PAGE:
36 Gordon Square
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LIDC-DTC Seminar Series: Approaches to Researching Malnutrition (Innovative Food Systems Teaching & Learning (IFSTAL) led seminar)

Wednesday, March 15, 2017 - 15:30 to 17:00
LIDC, Upper Meeting Room (103), 36 Gordon Square
Sara Stevano (SOAS) and Pauline Scheelbeek (LSHTM)

IFSTAL is a learning community and interactive resource designed to improve post-graduate level knowledge and understanding of the food system. IFSTAL addresses the urgent need for a workforce skilled in food systems thinking. Those engaging with IFSTAL will be better equipped to address the systemic failings in food systems which have resulted in about one billion people being hungry, two billion lacking sufficient nutrients, and over two billion overweight or obese; and significant environmental degradation. IFSTAL is led by the Food Research Programme at Oxford University’s Environmental Change Institute and has core funding from the Higher Education Funding Council for England (HEFCE). More information can be found on their website.

Dr Sara Stevano is a Postdoctoral Fellow in Economics at SOAS. She is currently doing research on food consumption patterns among schoolchildren in urban Ghana. She conducted her doctoral research on women’s work, food and household dynamics in northern Mozambique, with an interdisciplinary approach based on the use of economic and anthropological methods. After completing her PhD, Sara worked on a systematic review study of agriculture, gendered time use and nutrition in low- and middle-income countries. She is a development economist with research interests in the political economy of food and nutrition, agricultural and food systems, labour markets and informalisation, feminist political economy, and research methods. Sara’s work focuses on sub-Saharan Africa, with specific research expertise on Mozambique and Ghana.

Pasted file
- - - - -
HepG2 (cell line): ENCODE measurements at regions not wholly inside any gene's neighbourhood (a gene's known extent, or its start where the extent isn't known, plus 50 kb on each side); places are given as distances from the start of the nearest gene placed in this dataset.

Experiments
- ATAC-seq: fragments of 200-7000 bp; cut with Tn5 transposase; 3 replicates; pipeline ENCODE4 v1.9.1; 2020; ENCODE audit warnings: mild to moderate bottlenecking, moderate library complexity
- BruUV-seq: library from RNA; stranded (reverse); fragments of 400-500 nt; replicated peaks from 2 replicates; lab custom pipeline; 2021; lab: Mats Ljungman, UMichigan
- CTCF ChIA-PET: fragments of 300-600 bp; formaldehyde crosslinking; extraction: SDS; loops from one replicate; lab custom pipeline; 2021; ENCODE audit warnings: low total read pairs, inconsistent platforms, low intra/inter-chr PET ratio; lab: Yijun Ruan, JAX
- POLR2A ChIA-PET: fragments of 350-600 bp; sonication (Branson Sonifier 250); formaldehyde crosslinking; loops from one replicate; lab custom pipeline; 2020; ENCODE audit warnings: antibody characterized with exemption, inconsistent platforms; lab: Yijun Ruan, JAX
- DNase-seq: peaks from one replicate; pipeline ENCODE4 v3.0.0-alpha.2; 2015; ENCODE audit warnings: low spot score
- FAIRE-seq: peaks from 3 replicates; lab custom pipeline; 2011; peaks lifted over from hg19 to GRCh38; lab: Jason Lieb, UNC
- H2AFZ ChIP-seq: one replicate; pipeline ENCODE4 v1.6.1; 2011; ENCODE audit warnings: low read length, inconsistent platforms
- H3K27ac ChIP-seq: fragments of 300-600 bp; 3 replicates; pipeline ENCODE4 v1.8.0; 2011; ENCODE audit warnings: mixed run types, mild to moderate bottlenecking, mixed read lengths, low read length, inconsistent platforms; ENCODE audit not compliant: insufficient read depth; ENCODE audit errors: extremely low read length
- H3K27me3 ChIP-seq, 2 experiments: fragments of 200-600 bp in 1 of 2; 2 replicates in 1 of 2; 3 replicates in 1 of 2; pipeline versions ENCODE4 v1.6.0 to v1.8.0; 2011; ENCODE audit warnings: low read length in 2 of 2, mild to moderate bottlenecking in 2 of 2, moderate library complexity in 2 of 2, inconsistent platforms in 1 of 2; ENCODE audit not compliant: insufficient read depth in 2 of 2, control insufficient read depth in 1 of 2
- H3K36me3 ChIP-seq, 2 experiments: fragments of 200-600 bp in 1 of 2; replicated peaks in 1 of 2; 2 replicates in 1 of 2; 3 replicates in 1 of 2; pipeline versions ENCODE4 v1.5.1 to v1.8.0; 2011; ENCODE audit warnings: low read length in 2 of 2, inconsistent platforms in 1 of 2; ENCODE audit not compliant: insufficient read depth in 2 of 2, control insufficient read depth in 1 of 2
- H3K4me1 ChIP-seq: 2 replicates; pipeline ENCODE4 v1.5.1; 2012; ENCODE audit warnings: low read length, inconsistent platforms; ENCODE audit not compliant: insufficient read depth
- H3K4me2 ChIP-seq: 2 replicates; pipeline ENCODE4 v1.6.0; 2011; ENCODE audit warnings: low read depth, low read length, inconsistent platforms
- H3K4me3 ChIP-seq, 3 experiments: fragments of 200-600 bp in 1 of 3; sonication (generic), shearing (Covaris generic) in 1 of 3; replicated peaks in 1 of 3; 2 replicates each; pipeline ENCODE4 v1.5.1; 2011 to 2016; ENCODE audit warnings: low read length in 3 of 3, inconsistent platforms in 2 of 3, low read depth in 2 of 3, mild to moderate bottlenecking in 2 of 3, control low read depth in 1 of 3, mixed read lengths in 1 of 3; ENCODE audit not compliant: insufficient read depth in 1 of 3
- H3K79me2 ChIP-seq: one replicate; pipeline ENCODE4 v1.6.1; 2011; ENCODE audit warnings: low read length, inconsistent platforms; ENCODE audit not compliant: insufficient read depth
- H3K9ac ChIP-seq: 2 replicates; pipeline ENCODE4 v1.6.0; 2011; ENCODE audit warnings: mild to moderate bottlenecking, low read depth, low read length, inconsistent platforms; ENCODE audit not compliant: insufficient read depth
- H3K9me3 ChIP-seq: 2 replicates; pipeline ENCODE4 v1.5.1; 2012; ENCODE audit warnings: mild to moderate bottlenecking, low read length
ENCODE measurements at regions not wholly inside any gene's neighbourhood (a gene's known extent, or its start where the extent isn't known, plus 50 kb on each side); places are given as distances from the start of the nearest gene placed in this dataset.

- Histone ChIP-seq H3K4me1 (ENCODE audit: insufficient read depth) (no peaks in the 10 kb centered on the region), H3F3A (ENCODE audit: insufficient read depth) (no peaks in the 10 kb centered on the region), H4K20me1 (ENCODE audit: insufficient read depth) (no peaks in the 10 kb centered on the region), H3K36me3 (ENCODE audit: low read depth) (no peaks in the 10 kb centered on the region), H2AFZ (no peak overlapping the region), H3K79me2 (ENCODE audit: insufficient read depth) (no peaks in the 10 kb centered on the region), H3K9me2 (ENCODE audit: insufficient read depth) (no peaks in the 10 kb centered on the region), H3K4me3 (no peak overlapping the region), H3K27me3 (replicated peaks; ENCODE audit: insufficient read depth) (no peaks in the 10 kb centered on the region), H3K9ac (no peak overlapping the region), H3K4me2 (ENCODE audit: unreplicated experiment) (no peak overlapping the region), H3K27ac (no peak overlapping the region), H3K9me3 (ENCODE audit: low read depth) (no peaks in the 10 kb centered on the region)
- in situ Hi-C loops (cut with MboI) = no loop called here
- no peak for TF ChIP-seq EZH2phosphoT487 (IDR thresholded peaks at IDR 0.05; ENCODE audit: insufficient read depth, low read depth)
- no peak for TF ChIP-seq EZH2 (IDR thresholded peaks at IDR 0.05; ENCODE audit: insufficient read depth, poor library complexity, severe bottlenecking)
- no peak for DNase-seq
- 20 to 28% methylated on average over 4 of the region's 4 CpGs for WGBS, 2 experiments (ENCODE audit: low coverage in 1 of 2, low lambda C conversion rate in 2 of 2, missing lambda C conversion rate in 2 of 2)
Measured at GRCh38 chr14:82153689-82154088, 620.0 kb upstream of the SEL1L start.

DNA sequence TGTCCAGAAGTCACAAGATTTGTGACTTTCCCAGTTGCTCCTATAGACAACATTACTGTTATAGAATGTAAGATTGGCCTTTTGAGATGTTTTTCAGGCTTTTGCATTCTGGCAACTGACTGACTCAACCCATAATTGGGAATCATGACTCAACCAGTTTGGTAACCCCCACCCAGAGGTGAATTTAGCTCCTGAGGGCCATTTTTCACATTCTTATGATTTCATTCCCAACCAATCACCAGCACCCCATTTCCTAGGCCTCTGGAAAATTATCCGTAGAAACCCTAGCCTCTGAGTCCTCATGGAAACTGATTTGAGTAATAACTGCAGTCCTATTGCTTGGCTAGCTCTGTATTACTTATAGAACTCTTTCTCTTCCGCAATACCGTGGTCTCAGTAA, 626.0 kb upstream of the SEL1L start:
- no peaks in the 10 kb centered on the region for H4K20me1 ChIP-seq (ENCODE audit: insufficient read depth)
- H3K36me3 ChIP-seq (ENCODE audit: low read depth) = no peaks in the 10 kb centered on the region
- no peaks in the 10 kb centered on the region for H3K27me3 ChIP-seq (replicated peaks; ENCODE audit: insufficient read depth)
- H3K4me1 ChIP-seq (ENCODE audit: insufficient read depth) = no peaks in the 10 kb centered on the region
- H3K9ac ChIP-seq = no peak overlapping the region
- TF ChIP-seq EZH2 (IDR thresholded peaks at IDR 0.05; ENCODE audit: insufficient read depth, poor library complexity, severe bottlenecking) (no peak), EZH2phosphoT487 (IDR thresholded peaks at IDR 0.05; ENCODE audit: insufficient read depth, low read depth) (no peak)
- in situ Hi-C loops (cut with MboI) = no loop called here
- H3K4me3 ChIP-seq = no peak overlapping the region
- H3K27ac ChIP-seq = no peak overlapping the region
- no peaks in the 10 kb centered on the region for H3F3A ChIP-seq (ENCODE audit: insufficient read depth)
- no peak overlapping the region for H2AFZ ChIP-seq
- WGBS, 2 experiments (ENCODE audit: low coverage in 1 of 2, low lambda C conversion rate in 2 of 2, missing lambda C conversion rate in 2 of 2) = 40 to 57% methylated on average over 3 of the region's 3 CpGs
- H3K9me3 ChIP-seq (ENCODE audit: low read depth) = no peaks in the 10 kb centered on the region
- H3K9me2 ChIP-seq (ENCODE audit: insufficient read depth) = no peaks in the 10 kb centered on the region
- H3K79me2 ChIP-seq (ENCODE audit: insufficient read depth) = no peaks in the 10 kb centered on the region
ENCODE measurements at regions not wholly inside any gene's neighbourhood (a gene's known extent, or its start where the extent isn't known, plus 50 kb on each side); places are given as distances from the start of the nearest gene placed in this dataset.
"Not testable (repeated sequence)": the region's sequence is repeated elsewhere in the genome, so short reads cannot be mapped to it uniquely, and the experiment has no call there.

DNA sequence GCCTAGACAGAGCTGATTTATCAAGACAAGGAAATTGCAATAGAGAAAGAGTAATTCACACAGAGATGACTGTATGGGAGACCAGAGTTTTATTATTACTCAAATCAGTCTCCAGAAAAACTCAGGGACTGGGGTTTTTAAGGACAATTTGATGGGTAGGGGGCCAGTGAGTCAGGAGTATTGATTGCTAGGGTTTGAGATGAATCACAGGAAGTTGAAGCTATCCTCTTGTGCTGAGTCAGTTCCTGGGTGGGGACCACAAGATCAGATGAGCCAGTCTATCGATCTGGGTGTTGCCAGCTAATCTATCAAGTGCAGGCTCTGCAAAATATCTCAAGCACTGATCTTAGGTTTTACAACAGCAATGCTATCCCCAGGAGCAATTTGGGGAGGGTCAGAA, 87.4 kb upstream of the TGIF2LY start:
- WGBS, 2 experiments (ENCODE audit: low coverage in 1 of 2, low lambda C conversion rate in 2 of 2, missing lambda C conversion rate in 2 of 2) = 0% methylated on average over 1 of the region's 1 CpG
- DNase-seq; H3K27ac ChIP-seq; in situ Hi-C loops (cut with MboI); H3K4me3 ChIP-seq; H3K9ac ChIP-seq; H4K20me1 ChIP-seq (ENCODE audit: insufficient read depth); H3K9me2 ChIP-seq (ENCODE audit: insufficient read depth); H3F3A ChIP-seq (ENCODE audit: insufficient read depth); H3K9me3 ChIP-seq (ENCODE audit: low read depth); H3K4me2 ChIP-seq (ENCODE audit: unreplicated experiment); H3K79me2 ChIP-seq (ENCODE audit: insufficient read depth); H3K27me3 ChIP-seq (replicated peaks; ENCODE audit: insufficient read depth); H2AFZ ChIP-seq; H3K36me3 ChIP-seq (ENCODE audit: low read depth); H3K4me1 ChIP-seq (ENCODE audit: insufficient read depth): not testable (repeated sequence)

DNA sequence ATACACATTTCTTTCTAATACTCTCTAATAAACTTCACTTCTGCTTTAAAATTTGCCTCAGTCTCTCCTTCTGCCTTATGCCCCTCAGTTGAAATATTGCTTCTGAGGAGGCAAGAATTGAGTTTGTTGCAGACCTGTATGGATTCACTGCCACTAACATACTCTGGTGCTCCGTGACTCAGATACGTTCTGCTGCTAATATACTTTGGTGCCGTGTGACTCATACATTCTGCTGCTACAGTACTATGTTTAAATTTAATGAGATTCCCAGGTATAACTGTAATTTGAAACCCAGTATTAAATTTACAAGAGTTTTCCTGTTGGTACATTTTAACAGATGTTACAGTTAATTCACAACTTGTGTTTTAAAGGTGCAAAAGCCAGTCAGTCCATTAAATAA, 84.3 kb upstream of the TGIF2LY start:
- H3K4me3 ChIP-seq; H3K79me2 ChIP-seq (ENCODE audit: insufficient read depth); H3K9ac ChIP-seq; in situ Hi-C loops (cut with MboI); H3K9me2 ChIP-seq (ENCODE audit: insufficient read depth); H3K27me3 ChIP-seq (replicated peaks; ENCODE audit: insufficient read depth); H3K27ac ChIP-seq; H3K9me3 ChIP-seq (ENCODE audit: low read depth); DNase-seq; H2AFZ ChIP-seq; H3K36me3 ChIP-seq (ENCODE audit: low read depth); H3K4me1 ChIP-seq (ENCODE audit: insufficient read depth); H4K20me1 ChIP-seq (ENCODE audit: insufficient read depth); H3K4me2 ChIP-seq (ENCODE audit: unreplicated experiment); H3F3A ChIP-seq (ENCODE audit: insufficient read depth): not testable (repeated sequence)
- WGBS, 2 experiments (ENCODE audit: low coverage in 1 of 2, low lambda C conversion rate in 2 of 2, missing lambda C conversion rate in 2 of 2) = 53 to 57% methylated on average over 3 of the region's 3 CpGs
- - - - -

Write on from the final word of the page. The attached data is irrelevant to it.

Dr Pauline Scheelbeek is trained as an epidemiologist and holds a PhD from Imperial College London in global environmental epidemiology. She worked as outbreak control epidemiologist for MSF and subsequently as (spatial) epidemiologist for the Royal Tropical Institute in Amsterdam where she further developed her interests in health-environment interactions. Between 2015 - 2016 Pauline worked as post-doctoral researcher for Imperial College London and the Grantham Institute for Climate Change and the Environment on salinity-induced cardiovascular disease modelling as well as impact assessments of reduced meat consumption on both population health and environmental sustainability. Pauline works - on a voluntary basis - as a statistical advisor for several NGOs based overseas, where she assists local researchers with proposal development, study designs, statistical analysis (plans) and manuscript writing.